A new Tesla Model 2 planned for 2024 will be marketed as being the most affordable Tesla EV ever. It’s to be less expensive than the Model 3 and Y. The likely reality, is that it will still be out of reach for many average new car buyers, just like the cost of most EV’s.
So why do EV’s cost so much and is it worth waiting for the price to come down? Well, if you check out the cost of most EV’s compared to their internal combustion engine petrol equivalents it seems that EV’s are really a choice for the wealthy or for a business fleet.
One of the lowest priced EV’s, with a matching petrol version, on the Australian and New Zealand market is the MG ZS. It’s a small SUV, the petrol version for the MG ZS Excite costs $25,000 plus ORC’s. The EV version of the MG ZS Excite is priced at $54,000 plus ORC’s.
You could actually buy two petrol versions of the MG ZS’s for that price.
Remember the MG ZS EV is one of the cheapest EV’s on sale. Another brand, the GWM Ora is more affordable at around $48,000 plus ORC’s. (Note, government rebates not included).
If you do have a bit more cash to part with, you’ll still experience the EV premium.
We have not included the ORC’s or any government rebates as these differ from model to model. So, here are guide prices for some of the EV’s we are seeing on our roads currently:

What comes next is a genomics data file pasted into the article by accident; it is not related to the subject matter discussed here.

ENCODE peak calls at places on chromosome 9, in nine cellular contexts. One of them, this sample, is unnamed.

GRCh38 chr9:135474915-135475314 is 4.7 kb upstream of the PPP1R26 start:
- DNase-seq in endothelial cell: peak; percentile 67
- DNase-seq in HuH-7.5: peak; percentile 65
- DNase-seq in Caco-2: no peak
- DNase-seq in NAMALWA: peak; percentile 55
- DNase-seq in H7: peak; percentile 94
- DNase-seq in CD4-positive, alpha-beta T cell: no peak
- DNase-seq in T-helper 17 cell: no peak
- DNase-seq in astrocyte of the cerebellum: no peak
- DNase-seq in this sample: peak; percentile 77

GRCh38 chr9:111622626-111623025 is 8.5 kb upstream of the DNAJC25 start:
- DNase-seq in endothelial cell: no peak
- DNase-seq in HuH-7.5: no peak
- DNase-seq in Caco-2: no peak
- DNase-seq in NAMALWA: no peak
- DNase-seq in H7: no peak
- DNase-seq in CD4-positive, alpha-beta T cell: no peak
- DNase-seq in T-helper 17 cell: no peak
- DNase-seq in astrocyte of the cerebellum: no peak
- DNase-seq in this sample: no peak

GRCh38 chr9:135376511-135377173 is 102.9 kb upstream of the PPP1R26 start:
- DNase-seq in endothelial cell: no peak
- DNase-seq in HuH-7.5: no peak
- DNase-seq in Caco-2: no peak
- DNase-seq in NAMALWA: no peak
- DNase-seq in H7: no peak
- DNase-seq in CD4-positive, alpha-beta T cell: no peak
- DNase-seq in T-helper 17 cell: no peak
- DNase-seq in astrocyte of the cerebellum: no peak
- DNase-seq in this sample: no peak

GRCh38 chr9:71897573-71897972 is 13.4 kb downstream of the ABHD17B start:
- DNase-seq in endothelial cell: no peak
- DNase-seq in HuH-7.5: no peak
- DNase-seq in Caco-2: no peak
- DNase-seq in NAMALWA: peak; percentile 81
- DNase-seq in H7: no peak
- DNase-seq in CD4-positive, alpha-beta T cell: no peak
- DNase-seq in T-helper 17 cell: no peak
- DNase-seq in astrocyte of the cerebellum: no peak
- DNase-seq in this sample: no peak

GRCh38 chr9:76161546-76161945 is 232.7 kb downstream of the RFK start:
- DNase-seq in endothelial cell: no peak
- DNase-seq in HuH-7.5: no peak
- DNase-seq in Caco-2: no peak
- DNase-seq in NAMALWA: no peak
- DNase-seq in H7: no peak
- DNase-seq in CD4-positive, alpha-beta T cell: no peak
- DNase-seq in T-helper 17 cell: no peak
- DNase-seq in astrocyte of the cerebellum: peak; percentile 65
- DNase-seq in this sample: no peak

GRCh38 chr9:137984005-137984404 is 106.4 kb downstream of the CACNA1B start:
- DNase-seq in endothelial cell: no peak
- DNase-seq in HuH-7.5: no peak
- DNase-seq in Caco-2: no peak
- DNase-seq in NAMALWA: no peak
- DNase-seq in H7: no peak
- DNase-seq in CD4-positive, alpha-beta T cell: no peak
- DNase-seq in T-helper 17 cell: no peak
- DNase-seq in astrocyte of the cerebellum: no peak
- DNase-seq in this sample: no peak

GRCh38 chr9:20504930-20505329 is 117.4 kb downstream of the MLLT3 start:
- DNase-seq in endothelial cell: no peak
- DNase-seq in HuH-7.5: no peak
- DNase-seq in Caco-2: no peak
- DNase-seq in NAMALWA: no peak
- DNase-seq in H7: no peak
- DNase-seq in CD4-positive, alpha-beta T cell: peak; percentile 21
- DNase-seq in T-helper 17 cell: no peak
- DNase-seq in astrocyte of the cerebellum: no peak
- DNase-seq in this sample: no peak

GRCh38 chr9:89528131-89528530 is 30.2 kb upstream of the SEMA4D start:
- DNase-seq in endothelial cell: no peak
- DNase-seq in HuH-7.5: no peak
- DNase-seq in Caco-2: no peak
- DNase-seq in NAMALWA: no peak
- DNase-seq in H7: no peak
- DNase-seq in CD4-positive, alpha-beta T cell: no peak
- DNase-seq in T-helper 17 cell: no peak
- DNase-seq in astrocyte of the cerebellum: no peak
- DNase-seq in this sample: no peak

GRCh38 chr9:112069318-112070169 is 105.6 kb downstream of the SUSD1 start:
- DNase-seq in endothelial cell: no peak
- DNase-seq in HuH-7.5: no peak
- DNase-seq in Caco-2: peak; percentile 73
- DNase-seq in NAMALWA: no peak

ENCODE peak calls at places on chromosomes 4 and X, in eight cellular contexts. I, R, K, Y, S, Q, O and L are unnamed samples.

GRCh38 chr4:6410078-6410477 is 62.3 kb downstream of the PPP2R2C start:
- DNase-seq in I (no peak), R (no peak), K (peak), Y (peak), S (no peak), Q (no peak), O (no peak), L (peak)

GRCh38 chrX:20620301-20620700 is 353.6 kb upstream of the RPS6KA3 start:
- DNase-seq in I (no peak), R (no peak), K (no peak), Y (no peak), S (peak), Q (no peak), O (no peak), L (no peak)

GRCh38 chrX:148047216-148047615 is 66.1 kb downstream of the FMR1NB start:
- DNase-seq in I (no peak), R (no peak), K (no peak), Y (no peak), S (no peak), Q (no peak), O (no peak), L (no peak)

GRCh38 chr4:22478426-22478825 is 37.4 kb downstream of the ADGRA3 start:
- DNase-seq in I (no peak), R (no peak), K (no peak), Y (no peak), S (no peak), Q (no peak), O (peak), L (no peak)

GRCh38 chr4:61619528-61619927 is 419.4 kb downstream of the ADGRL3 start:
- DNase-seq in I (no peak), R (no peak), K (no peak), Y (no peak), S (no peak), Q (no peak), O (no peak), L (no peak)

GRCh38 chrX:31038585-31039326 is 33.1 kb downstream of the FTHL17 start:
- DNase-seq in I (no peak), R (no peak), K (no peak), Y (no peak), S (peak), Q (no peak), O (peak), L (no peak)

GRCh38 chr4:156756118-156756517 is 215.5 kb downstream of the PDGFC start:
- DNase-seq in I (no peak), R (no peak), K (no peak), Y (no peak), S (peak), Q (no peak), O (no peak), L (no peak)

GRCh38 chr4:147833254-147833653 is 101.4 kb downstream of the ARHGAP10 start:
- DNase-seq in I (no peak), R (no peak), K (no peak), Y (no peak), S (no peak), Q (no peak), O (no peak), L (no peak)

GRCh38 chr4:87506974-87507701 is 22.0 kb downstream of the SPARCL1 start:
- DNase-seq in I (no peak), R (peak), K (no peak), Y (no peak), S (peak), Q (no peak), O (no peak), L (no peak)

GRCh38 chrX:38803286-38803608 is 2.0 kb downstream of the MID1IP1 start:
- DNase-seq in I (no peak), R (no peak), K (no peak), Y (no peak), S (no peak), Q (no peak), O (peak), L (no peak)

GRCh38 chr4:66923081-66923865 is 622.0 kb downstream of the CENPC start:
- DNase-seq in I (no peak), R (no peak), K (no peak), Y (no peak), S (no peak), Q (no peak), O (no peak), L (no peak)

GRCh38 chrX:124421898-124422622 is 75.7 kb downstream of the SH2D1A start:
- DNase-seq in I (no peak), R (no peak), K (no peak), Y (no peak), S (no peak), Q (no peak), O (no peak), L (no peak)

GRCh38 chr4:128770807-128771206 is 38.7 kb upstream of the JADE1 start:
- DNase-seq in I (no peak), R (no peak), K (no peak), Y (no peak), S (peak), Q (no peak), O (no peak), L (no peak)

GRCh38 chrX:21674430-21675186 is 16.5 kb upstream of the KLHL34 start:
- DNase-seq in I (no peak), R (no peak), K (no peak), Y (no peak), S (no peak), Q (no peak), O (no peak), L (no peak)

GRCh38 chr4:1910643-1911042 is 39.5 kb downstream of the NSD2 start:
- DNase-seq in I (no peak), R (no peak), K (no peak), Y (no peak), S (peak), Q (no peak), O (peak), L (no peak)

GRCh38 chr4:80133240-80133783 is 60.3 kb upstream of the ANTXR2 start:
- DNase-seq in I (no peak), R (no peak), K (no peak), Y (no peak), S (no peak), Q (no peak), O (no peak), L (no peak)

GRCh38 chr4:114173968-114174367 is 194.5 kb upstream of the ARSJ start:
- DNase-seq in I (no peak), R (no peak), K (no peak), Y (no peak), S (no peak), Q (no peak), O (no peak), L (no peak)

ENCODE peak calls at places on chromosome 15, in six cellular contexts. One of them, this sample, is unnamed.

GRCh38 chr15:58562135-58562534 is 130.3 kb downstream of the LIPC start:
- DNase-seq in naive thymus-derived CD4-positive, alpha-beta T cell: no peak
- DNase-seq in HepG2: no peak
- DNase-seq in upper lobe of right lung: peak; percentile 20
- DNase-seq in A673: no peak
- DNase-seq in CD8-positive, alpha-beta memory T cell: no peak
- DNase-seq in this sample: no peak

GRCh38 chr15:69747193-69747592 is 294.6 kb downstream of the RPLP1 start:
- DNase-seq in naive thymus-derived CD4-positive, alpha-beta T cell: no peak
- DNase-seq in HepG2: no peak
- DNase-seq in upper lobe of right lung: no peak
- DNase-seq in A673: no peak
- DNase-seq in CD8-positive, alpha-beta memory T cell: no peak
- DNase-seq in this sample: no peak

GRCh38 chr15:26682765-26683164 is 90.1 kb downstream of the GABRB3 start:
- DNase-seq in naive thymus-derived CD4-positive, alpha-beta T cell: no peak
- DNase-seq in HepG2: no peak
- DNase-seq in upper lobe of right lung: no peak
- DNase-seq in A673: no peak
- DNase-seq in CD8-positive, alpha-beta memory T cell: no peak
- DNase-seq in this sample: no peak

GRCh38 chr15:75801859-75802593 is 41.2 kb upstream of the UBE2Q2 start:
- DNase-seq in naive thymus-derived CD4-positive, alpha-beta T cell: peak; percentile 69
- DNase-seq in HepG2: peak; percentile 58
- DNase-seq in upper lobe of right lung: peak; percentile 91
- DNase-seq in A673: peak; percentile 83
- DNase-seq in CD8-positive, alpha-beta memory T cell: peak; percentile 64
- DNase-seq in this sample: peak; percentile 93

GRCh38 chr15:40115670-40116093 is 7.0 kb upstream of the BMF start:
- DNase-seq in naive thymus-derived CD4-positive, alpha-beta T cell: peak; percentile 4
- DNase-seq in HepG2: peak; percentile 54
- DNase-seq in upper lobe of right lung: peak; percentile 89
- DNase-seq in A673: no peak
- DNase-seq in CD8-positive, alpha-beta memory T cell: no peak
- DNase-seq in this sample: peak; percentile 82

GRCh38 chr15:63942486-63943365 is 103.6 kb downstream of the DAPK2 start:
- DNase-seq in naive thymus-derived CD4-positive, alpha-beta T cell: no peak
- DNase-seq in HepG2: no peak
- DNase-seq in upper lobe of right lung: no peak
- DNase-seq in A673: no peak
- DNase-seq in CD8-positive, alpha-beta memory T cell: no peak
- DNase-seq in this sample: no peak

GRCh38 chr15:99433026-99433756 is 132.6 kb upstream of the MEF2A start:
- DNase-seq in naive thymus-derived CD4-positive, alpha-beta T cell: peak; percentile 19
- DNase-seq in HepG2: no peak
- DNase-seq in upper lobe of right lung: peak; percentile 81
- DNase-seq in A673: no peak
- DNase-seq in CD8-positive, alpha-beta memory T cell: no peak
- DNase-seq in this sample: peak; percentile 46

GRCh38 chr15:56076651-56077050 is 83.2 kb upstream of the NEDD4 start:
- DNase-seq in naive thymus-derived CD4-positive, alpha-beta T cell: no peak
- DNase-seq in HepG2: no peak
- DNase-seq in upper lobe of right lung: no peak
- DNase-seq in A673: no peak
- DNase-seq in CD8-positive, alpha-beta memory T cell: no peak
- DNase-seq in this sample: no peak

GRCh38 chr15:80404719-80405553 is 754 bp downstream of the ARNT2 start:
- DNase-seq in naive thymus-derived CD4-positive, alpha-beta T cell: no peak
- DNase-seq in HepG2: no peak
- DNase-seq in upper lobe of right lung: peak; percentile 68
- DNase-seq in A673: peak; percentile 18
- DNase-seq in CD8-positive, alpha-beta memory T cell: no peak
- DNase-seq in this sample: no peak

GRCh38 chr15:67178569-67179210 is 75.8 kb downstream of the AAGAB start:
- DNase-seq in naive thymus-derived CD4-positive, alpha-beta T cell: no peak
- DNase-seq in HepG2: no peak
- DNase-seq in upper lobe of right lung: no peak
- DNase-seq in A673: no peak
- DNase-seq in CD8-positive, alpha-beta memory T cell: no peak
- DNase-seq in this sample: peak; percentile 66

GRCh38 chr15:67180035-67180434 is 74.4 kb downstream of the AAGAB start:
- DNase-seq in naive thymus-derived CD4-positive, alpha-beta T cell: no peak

What makes EV’s so expensive? Here’s Scott Nargar’s explanation for the higher cost of EV’s, he is Hyundai’s senior manager of Future Mobility.
It’s the technology throughout the EV, and particularly the battery and electric motors that are expensive and this cost is passed on. All EV manufacturers are chasing the same very limited supply of raw materials for their battery packs.
There are established mining industries for cobalt and copper, but it’s the lithium which goes into lithium-ion batteries which adds the biggest costs.
Lithium-ion batteries are the most common type of electric vehicle battery and are chosen for their combination of high density and light weight. As the electric car is becoming more popular the batteries have increased in price. There are about six different battery manufacturers today and a huge demand for a limited amount of batteries.
EV battery costs and the limited supply of raw materials which make up the battery aren’t coming down over the short or long term unless a new renewable material is discovered to make a battery more sustainable.
As for when EV’s will cost the same as their petrol versions, there may come a time, but don’t hold your breath. We can’t see this happening any time soon and we don’t think EV’s will ever come to parity with internal combustion engines unless governments force the issue by taxing fuel-based vehicles or increasing rebates.
Australia will start mining lithium for batteries before 2027 and a number of car manufacturers are already in the queue. This type of mining doesn't happen quickly, the equipment, refining and supply chains all need time. So, no cost parity for many years ahead.
Mining companies also need to consider the issues around ethical, sustainable, and safe mining practice. So, there you have it, the cost of an electric vehicle is expensive because they are expensive to make. Not only that, but there doesn't appear to be any point worth waiting for the price of EV’s to come down any time soon. We think you should remain with the tried and trusted, unless you try out at the second-hand EV market, what dangers can there be?